Communist China contemplates wage gap


MARK AUSTIN THOMAS: This weekend nearly 500 members of China's Communist Party will meet in Beijing. Over the next four days political and economic issues will be discussed that would be familiar to many Americans. For example, how to maintain social harmony in a society that has big gap in wealth? Jocelyn Ford has more.

JOCELYN FORD: In China, the rich are getting richer, the poor can't catch up. That doesn't make for social harmony.

Professor Joseph Cheng is a political scientist at the City University of Hong Kong.

JOSEPH CHENG:"The Chinese leaders understand they have to put less emphasis sheer economic growth, and more emphasis on a reasonable social security net."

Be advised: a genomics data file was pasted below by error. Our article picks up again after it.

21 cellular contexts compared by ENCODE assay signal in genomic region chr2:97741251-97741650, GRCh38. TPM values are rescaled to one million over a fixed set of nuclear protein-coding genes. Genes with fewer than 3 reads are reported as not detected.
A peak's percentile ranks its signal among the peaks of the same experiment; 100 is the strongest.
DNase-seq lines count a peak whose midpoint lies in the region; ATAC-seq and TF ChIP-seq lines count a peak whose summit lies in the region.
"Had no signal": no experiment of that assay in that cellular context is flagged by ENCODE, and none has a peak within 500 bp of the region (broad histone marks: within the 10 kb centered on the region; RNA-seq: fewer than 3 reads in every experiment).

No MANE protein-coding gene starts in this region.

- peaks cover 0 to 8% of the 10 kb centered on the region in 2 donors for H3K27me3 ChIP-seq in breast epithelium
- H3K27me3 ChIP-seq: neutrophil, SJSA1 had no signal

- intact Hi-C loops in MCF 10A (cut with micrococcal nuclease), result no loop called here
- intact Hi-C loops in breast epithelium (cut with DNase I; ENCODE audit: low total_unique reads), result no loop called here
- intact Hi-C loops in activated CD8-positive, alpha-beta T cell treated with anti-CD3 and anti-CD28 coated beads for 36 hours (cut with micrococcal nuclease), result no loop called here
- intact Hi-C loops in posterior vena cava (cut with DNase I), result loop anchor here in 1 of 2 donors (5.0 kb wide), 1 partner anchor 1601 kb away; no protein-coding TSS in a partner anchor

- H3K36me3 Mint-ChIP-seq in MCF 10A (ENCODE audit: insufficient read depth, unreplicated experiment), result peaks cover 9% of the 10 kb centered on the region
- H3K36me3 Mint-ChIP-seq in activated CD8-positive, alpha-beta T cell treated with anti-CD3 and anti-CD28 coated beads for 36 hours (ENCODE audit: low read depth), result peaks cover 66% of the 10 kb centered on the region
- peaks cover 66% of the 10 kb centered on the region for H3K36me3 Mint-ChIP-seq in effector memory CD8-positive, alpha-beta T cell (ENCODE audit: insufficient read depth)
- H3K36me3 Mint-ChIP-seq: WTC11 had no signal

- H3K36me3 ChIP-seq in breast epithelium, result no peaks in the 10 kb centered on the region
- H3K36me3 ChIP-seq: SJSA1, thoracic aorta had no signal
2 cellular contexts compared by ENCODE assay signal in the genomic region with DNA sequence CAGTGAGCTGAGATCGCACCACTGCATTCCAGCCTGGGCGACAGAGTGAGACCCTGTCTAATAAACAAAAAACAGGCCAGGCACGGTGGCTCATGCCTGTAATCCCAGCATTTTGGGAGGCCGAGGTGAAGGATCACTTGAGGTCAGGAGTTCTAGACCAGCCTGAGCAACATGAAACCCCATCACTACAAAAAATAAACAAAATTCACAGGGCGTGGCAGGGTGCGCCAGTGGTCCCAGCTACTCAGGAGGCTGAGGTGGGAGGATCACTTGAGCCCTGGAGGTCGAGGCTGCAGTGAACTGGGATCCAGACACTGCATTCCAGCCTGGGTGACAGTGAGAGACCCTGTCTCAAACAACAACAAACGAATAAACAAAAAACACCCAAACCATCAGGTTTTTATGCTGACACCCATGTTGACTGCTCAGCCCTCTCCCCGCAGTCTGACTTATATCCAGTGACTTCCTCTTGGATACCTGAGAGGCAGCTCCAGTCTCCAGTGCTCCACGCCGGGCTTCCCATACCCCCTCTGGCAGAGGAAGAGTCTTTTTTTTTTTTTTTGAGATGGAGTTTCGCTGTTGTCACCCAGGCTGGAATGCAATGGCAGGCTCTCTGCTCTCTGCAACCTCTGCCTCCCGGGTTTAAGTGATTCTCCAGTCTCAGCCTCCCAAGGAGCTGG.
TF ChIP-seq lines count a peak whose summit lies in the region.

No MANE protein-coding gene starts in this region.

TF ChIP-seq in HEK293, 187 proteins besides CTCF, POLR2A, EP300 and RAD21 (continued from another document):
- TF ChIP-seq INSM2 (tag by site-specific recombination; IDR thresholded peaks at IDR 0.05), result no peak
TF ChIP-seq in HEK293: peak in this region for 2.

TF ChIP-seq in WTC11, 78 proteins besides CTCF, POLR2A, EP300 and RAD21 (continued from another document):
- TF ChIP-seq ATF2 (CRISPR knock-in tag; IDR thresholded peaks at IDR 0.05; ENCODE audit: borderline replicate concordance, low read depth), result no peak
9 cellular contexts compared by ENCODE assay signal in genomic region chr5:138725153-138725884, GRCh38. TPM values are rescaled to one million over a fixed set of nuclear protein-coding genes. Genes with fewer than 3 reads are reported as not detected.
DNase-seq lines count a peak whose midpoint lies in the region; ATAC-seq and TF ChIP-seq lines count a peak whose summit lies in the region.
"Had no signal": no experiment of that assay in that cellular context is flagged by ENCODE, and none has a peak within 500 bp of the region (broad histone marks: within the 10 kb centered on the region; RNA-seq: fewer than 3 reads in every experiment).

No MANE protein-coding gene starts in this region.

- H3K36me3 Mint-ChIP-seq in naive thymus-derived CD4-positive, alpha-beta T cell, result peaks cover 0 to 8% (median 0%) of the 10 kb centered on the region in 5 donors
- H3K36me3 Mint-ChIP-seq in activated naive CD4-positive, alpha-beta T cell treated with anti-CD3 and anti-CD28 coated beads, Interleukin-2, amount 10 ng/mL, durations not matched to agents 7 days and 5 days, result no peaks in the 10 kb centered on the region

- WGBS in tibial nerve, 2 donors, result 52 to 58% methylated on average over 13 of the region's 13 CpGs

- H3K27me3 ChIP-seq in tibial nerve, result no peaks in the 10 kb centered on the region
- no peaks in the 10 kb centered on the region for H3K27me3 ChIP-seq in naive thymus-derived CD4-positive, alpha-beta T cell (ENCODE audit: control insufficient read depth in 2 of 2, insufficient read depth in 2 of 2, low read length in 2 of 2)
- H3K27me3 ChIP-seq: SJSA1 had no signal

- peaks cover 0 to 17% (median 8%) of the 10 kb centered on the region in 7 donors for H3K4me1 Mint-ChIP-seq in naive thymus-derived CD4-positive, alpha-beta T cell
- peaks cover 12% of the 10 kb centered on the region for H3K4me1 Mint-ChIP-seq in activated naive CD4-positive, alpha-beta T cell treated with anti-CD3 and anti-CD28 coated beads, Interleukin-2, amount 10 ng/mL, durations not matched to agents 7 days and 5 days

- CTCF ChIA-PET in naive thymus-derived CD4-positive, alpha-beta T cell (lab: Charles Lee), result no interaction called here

Like free education and more affordable health care.

The Communist Party leaders will also take aim at a familiar target to Americans: special interest groups.

Professor Cheng says government protected industries like electricity and oil have made easy profits. The public doesn't think it's fair that people in these sectors don't have to work hard for their money.

In Beijing, I'm Jocelyn Ford for Marketplace.


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